Let $\Omega$ be a compact Hausdorff space, $C( \Omega )$ the space of continuous functions on $\Omega$ with the sup-norm, and $T : C( \Omega ) \rightarrow X$ a bounded linear operator ( $X$ is any Banach space). Then $T$ can be represented by a weak- $*$ countably-additive vector measure $F$ defined on the $\sigma$- field of Borel sets in $\Omega$ and taking its values in $X ^ {**}$, the bidual of $X$( cf. Adjoint space). This representation is particularly satisfactory when $T$ is weakly compact, for then $F$ has its values in $X$, and is countably additive (either of these properties is in fact equivalent to $T$ being weakly compact). Then one has $T f = \int _ \Omega f dF$( $f \in C( \Omega )$), where the integral has its more or less obvious meaning. An immediate consequence of this representation formula is that $T$ maps weakly-compact sets into norm-compact sets ( $C( \Omega )$ has the Dunford–Pettis property). Other classes of operators $T : C( \Omega ) \rightarrow X$ such as the compact, the nuclear and the absolutely summing ones admit equally nice characterizations in terms of their representing measures (see [a3]).

Now, let $T$ be a bounded linear operator from $L _ {1} ( \Omega , \Sigma , \mu )$ into a Banach space $X$( $( \Omega , \Sigma , \mu )$ a finite measure space). There is an obvious vector measure $F$ associated to $T$: $F( E) = T ( \chi _ {E} )$, $E \in \Sigma$. Moreover, $F$ is $\mu$- continuous and of bounded variation. If $F$ has a Radon–Nikodým derivative, i.e. if there exists an $X$- valued Bochner-integrable function $f$ on $\Omega$ such that $F( E) = \int _ {E} f d \mu$( $E \in \Sigma$), then $T$ can be represented as a Bochner integral: $Tg = \int _ \Omega g f d \mu$( $g \in L _ {1} ( \mu )$). It is known, however, that in general such a derivative $f$ does not exist. If, for a particular $X$ and for any measure space $( \Omega , \Sigma , \mu )$, every $\mu$- continuous $X$- valued measure of bounded variation has a Radon–Nikodým derivative, then $X$ is said to have the Radon–Nikodým property (RNP). Examples of spaces with the RNP: separable dual spaces (the Dunford–Pettis theorem) and reflexive spaces, so in particular Hilbert spaces. The spaces $c _ {0}$( i.e. the space of null sequences) and $L _ {1} [ 0, 1]$ fail the RNP. The RNP for $X$ has been shown to be equivalent to various convergence properties for $X$- valued martingales. In turn, this martingale approach has led to various purely geometrical characterizations of spaces with the RNP (see [a1] for details). An example is as follows: $X$ has the RNP if and only if for every closed bounded convex subset $B \subset X$ and every $\epsilon > 0$ there is a closed hyperplane $H$ in $X$ so that both half-spaces determined by $H$ intersect $B$, and one of these intersections has diameter $< \epsilon$( $X$ is dentable). The Krein–Milman property states that every closed bounded convex set of $X$ is the norm-closed hull of its extreme points. If a Banach space possesses the RNP, then it has the Krein–Milman property (J. Lindenstrauss). For dual spaces $X ^ {*}$ these two properties are equivalent.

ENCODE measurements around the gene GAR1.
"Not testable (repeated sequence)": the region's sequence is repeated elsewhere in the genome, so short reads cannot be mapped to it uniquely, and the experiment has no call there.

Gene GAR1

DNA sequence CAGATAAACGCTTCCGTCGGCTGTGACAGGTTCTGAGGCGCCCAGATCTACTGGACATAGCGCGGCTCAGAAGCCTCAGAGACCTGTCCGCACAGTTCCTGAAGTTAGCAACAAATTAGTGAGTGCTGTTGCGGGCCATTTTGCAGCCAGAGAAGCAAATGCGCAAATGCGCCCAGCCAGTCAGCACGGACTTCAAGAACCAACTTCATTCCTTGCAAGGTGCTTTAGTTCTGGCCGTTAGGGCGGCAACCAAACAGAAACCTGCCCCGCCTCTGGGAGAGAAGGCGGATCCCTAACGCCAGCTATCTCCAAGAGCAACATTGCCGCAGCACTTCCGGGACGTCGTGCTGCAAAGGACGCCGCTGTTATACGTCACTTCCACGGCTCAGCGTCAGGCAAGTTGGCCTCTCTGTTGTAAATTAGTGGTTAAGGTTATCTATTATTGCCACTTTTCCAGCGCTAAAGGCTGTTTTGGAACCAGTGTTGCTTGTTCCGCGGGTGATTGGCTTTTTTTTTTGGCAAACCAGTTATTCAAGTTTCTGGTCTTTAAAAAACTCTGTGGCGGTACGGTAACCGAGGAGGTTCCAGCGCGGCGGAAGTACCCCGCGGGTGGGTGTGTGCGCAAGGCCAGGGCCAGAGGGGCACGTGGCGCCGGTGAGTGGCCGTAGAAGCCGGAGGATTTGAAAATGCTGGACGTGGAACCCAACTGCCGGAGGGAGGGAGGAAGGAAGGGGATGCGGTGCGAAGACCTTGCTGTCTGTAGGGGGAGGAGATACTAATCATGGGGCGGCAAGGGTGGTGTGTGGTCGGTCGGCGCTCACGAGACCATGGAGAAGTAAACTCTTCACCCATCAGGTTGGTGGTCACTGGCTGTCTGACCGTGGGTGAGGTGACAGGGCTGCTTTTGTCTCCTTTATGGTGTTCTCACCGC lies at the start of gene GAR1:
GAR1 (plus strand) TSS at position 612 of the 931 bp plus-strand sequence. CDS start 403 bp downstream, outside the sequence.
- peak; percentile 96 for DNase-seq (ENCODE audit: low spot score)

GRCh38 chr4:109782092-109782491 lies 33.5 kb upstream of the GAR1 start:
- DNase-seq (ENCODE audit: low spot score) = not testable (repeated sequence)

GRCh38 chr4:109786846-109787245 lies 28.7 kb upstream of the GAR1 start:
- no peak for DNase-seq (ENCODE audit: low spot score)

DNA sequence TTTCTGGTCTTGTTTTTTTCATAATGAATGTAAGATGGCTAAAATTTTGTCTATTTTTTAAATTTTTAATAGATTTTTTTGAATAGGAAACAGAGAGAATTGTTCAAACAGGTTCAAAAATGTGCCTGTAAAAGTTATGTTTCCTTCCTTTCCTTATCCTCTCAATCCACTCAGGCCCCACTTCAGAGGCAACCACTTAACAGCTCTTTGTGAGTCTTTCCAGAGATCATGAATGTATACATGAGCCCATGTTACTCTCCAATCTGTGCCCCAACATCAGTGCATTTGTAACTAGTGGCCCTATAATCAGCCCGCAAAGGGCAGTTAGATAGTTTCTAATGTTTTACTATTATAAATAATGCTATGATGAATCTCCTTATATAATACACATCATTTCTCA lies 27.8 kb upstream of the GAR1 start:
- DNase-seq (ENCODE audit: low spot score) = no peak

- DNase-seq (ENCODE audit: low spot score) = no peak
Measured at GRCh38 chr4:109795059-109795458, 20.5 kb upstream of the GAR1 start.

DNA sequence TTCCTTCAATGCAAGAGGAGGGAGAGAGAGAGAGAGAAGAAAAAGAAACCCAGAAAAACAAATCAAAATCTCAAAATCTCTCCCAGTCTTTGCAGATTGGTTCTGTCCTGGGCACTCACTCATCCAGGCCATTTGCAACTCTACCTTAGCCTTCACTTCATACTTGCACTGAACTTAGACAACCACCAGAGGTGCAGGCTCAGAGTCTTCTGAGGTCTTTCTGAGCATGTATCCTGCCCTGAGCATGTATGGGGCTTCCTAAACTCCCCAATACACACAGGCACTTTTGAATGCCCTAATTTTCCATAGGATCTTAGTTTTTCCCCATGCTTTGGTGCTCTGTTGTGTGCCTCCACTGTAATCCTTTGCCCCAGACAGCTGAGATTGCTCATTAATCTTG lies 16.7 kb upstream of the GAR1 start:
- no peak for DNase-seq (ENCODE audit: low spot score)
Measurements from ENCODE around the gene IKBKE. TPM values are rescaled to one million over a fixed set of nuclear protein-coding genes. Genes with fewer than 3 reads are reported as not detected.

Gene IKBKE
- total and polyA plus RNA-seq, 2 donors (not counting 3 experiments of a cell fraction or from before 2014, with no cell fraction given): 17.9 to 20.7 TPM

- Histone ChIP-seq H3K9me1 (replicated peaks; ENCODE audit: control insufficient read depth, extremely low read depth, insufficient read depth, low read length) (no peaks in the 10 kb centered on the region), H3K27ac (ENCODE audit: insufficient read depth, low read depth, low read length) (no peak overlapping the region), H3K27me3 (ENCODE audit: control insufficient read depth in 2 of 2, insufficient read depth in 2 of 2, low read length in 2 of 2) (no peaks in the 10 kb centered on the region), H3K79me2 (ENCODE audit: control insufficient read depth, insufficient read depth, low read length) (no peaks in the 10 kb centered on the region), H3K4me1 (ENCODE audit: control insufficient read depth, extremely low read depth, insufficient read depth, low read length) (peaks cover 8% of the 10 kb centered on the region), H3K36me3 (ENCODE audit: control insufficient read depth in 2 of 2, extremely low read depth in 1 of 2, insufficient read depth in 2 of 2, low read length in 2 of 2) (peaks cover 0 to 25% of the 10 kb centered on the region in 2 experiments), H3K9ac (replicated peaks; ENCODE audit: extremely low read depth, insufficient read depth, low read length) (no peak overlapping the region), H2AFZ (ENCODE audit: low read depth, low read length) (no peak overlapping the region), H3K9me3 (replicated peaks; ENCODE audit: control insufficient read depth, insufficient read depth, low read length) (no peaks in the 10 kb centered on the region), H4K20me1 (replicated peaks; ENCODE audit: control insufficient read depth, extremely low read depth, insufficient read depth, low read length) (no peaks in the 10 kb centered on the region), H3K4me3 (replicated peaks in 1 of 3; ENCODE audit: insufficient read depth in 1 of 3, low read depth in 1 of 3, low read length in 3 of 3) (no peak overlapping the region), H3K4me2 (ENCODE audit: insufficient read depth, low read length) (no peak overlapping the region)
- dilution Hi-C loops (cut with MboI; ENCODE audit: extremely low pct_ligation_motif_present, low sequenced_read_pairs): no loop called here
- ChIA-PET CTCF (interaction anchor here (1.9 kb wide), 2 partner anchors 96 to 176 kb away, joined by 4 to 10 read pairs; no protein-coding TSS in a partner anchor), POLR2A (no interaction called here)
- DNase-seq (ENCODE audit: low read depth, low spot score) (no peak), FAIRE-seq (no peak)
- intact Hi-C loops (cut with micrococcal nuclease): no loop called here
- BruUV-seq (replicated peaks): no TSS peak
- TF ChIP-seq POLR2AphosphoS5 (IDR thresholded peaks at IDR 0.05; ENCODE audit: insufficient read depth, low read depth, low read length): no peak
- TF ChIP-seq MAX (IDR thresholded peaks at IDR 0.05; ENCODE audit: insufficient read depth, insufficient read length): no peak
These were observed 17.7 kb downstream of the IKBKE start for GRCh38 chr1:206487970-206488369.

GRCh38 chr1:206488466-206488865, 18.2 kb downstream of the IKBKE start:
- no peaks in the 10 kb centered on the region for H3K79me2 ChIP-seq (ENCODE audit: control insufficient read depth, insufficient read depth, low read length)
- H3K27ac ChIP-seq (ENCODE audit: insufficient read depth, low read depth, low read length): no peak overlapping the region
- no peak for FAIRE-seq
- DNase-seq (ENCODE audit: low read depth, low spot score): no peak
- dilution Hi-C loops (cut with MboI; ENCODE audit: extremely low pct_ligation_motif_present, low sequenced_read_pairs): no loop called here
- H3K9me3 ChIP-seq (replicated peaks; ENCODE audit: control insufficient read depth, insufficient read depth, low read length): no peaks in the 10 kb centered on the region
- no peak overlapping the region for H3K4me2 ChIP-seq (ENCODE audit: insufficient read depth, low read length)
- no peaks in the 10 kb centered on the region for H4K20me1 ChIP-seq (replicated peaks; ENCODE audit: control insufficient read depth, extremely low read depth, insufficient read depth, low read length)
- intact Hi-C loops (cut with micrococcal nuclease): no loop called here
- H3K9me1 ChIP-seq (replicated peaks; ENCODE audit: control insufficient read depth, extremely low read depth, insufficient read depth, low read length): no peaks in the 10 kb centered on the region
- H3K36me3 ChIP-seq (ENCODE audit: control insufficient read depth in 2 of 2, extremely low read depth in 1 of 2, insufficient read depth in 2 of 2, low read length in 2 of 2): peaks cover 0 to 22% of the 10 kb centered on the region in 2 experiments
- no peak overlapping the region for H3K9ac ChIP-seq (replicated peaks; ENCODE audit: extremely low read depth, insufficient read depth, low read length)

The question can also be asked which $\mu$- continuous $X$- valued measures are Pettis integrals (rather than Bochner integrals, cf. Pettis integral). This leads to the so-called weak Radon–Nikodým property (WRNP) (see [a6]).

How to Cite This Entry:
Vector measure. Encyclopedia of Mathematics. URL: http://encyclopediaofmath.org/index.php?title=Vector_measure&oldid=49141
This article was adapted from an original article by D. van Dulst (originator), which appeared in Encyclopedia of Mathematics - ISBN 1402006098. See original article